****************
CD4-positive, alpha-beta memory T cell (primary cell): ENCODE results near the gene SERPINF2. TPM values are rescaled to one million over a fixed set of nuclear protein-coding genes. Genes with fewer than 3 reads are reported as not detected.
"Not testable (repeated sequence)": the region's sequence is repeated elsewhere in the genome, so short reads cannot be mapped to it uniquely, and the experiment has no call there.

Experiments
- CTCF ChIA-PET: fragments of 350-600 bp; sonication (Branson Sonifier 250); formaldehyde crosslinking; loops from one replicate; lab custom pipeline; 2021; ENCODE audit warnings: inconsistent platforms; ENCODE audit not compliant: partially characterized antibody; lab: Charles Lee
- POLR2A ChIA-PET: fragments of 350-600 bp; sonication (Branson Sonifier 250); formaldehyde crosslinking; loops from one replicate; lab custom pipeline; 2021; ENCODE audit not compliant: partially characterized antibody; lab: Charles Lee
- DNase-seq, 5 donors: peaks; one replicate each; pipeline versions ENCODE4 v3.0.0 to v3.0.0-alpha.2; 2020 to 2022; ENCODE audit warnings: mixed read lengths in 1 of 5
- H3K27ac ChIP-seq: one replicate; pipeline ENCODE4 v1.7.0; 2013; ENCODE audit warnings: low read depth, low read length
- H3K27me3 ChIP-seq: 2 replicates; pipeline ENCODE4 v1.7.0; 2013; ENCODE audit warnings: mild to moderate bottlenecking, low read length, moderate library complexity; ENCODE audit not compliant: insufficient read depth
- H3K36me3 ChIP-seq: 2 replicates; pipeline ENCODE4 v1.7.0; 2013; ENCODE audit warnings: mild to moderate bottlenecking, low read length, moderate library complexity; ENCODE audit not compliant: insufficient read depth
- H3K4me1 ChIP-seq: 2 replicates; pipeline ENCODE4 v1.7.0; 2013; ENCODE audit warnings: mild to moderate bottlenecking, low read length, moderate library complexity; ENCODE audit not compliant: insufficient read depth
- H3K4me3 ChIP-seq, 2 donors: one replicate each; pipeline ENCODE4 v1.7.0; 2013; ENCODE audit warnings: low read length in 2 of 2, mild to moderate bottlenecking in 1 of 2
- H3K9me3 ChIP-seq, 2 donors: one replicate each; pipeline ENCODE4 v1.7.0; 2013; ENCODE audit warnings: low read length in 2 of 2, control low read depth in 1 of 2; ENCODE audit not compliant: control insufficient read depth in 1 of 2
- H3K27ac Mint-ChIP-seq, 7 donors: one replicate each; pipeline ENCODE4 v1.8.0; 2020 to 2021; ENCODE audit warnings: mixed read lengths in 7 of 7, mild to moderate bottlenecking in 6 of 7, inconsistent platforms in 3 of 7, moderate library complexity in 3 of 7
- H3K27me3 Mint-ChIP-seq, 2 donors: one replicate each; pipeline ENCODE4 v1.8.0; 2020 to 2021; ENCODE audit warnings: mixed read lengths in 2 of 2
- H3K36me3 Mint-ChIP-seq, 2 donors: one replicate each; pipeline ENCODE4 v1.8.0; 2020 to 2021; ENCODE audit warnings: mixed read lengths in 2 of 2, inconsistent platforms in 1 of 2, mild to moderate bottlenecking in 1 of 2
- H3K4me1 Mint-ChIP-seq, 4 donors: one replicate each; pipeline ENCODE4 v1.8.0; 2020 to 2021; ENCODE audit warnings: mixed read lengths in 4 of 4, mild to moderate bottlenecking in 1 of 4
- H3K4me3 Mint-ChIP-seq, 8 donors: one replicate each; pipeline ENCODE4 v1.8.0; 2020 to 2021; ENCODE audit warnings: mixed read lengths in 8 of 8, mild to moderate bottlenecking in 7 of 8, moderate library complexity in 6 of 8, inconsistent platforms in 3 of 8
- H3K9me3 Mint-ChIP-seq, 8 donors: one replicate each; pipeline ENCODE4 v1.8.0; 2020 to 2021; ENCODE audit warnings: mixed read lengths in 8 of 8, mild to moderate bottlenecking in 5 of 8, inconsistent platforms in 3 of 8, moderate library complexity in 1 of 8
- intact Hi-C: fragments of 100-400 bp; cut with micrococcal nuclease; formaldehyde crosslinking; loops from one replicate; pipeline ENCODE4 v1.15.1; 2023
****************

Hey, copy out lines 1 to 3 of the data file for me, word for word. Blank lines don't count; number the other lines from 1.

CD4-positive, alpha-beta memory T cell (primary cell): ENCODE results near the gene SERPINF2. TPM values are rescaled to one million over a fixed set of nuclear protein-coding genes. Genes with fewer than 3 reads are reported as not detected.
"Not testable (repeated sequence)": the region's sequence is repeated elsewhere in the genome, so short reads cannot be mapped to it uniquely, and the experiment has no call there.

Experiments